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September 24, 2015
The Evolution of Data Science in Marketing
Data science is all the rage. Agencies and advertisers are scrambling to find analysts and number crunchers to harness the torrent of data spilling out of the web, e-commerce, social, and mobile channels.

The promise of aggregating mountains of diverse data from many sources, dicing and slicing them to produce personalized, nuanced, relevant, and valuable messages or offers to hundreds of millions of individuals in real time is the customer intimacy fantasy driving the investment and the hype.

Integrating data from multiple channels is considered the only way to get a complete picture of customer interactions, interests, and intentions; the missing link for finding the most effective ways to communicate, motivate, and capture customer loyalty. The challenge is to make sense of data in ways that personalize the experience for consumers and sell more stuff.

The operative assumption is that the richer the data sets, the richer the reward. The underlying marketing conceit is that data mash-ups will yield more personal, relevant, and valuable ways to enrich our lives, expand our connections to each other, and make our money go further.

The commercial use of data is simultaneously creepy and useful. Studies have shown that the vast majority of Americans will trade off private data for utility or value. As data sets automatically talk to each other, this trade-off will be perceived as less scary and more useful. We are used to being pinged, cued, and prompted based on observed or volunteered data.

But the science of data isn’t quite that easy. Mobilizing data science in service to brand growth faces these five immediate challenges.

Data Torrent. Forty-five percent of all the data on the planet was generated in the last two years. We are generating data with every breath, click, or step. The number of data generation pathways is increasing daily. Collecting, comparing, and coordinating data feeds and deciding which data sources are useful and predictive is a big challenge. Marketers have to decide which data points drive business growth and customer satisfaction.

Missing Match Keys. There is no universal data scheme or format. Each data set is constructed on its own. AT&T mobile data is not necessarily connected to a Facebook page or a Gmail account. Individuals leave a trail that marketers can’t automatically follow. Even when we collect or aggregate the records, we don’t necessarily have a common variable to match up the data about an individual.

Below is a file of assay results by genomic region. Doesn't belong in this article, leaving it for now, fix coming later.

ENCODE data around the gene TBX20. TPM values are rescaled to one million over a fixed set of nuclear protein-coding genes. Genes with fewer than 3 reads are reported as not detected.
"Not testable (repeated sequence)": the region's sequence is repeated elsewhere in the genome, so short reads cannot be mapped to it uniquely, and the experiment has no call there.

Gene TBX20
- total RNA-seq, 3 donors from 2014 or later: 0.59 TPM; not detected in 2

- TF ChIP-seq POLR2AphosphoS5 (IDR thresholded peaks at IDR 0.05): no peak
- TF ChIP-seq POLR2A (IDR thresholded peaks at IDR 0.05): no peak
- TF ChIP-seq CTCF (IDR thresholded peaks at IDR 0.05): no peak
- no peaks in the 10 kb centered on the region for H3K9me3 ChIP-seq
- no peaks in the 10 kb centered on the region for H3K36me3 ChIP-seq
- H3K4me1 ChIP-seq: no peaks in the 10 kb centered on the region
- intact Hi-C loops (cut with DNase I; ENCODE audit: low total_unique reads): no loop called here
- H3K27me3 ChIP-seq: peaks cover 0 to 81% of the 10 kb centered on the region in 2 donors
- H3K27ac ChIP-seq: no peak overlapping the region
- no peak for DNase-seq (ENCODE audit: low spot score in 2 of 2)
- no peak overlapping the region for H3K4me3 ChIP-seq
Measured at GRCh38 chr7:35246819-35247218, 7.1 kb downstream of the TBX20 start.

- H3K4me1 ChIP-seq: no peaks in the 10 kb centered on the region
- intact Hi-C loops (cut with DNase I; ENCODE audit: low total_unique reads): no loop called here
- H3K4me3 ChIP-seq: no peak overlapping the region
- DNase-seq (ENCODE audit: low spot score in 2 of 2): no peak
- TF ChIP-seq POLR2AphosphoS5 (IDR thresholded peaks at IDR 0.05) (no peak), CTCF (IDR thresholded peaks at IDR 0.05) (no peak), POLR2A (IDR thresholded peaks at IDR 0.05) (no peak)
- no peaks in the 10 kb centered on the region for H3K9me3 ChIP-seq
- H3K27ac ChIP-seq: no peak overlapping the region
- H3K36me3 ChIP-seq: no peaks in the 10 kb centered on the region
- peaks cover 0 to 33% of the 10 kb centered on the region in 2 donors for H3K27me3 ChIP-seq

Multiple Personalities. Matching, profiling, and segmenting is further complicated by the fact that individuals have several email or social accounts, multiple mobile devices, and endless screen names. Finding any particular person and matching observed, volunteered, purchase history, or behavioral data is extremely difficult. Ironically, the old-fashioned analog postal address is often the most useful and efficient way to match records or append aggregated data.

Silos. Different organizations and different departments within organizations collect different bits of data, often in different formats for different purposes. They may or may not talk to each other. More often than not, the structures used to house and analyze data are not compatible. Getting a 360-degree portrait of an individual, even within a single company, is not a slam-dunk.

Privacy. A growing number of people don’t want to be profiled, tracked, messaged, or engaged. And if they do, they want to do it on their terms. Their data is none of your business. They are opting out, complaining to regulators, and advocating for stricter data protection policies and laws.

Data and data science are useful and here to stay. Our progress in applying these principles to marketing at scale is still evolving.

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Danny Flamberg, EVP Managing Director of Digital Strategy and CRM at Publicis based in New York, has been building brands and building businesses for more than 30 years.Prior to joining Publicis, he led a successful global consulting group called Booster Rocket, as Managing Partner. Before becoming a consultant, he was Vice President of Global Marketing at SAP, SVP and Managing Director at Digitas in New York and Europe and President of Relationship Marketing at Amiratti Puris Lintas and Lowe Worldwide.
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